Emperor X: Western Teleport

Emperor X, take me away!

Emperor X

Western Teleport

Label: Bar/None
US Release Date: 2011-10-04
UK Release Date: 2011-10-04

Former high school science teacher Chad Matheny returns with Western Teleport, a big frickin’ record that’s not only his Bar/None debut but perhaps his best album to date. Opening with the Fleetwood Mac-ish groove of “Erica Western Teleport”, the record develops in numerous unexpected (well, unexpected from virtually anyone besides Matheny) ways, as it drifts from the suburban dread of “Sig Alert”, into the lo-fi masterpiece “A Violent Translation Of The Concordia Headscarp” and ends with the hallucinatory “Erica Western Teleport Geiger Counter” just over one half hour after it all began.

There’s an automatic quality to Matheny’s songwriting, a freedom evident in material such as “Canada Day” and “The Magnetic Media Storage Practices Of Rural Pakistan” that is enviable for its utter lack of pretentiousness, perfect imperfections and ability to touch the soul of the damaged land dweller in most of us.

“Defiance (For Elise Sunderhuse)” would be a feel-good hit of the summer on some other planet, somewhere where Sebadoh, Pavement, and Guided By Voices ruled the radio waves, somewhere where you could speak the unmitigated truth the way Matheny does throughout. There are pieces that challenge the listener’s sensibilities more than others: “Anti-Rage” is not as immediately accessible as some of the others and “Sincerely, H.C. Pregerson” is far more acid-drenched than those Flaming Lips boys have ever been and you can almost feel your DNA recombining as you try to decide whether you want to stay with the song or run for more comfortable climes.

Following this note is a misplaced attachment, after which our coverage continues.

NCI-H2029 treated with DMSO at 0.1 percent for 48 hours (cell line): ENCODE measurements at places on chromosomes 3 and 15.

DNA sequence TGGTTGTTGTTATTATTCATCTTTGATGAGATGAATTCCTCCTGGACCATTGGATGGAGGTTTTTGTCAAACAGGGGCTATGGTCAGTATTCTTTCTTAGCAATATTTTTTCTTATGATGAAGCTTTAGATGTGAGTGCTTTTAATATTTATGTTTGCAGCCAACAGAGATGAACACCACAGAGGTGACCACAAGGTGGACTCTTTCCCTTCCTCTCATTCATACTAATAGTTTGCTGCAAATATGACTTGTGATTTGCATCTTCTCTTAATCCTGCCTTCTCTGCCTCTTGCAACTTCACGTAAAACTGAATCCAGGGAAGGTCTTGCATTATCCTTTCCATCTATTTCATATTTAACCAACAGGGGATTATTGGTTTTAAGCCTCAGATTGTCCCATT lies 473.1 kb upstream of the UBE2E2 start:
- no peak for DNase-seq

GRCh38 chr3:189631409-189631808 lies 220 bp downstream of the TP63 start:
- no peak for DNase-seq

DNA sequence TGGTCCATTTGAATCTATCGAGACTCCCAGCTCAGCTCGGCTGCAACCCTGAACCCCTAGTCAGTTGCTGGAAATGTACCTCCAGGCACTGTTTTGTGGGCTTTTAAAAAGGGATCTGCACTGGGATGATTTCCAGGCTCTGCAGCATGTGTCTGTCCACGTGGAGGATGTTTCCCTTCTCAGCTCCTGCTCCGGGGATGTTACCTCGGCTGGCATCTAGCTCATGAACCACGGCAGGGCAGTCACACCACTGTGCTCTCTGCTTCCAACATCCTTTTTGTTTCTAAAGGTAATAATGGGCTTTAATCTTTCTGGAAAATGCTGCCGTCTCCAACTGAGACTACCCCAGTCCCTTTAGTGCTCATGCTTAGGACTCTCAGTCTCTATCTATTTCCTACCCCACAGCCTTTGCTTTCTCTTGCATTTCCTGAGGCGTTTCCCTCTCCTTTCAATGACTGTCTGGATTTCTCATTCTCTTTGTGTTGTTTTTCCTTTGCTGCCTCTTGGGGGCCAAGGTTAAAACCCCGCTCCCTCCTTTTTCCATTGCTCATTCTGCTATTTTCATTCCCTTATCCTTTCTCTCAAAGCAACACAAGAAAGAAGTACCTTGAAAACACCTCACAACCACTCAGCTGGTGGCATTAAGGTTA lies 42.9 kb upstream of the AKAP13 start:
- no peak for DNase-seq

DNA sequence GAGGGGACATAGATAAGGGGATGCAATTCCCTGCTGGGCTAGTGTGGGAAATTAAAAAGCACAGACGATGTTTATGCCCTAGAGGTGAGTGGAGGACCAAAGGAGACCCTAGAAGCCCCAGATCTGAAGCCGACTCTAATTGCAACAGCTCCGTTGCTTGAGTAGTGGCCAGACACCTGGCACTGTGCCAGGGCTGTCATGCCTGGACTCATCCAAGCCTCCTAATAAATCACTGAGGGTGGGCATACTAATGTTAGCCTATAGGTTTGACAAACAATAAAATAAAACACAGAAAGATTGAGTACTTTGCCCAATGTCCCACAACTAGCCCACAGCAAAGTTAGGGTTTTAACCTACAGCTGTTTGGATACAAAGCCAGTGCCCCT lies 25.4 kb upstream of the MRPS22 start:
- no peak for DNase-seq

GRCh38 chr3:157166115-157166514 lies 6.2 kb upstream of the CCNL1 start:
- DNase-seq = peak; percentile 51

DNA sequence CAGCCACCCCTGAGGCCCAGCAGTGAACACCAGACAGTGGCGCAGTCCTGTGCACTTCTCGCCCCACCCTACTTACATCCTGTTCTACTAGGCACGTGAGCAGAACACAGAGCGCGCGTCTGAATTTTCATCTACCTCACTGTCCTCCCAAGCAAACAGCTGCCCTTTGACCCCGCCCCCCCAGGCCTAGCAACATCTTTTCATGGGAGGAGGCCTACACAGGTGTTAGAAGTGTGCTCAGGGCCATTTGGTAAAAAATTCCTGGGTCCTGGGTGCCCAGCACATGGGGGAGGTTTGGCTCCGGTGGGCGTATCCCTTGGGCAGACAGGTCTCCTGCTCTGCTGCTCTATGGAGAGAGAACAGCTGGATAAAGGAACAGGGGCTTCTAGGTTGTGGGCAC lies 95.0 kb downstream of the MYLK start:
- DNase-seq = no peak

Those moments converge with the more accessible ones to make a coherent statement that examines the more surreal images of American life in this new century with a poetic sense that is at once of the moment and largely of the future, uncovering truths we didn’t know we needed -- or even wanted -- to discover. In the past Matheny has created some works that were uneven in their execution (this writer once commented that the artist had made a “disasterpiece” with one particular record). But if there is an unevenness to Western Teleport it’s hard to detect or, rather, if it is there it’s as much a part of the aesthetic landscape as the odd noises that occasionally drift across the spectrum, not so much interrupting the matters at hand as enhancing them, making them fuller, more true-to-life.

This is ultimately an album of its time, a portrait of the landscape, a portrait of a nation prone to disaster, decay, decline, unsure of its future but unable to make good on the promises of its past but also unwilling to revise its plans to reconcile them with this new awareness, this new world. In short, a magnificent jumble of uncertainty. It may have been a while since an artist has made such a potent statement with such mighty accuracy, without hyperbole, without the hype and self-aggrandizement that big name rockers seem to bring to such affairs when they release IMPORTANT RECORDS.

If you’re looking for the real America, leave that last Arcade Fire record behind and follow Emperor X as he winds you through this troubled but necessary American life.


In the wake of Malcolm Young's passing, Jesse Fink, author of The Youngs: The Brothers Who Built AC/DC, offers up his top 10 AC/DC songs, each seasoned with a dash of backstory.

In the wake of Malcolm Young's passing, Jesse Fink, author of The Youngs: The Brothers Who Built AC/DC, offers up his top 10 AC/DC songs, each seasoned with a dash of backstory.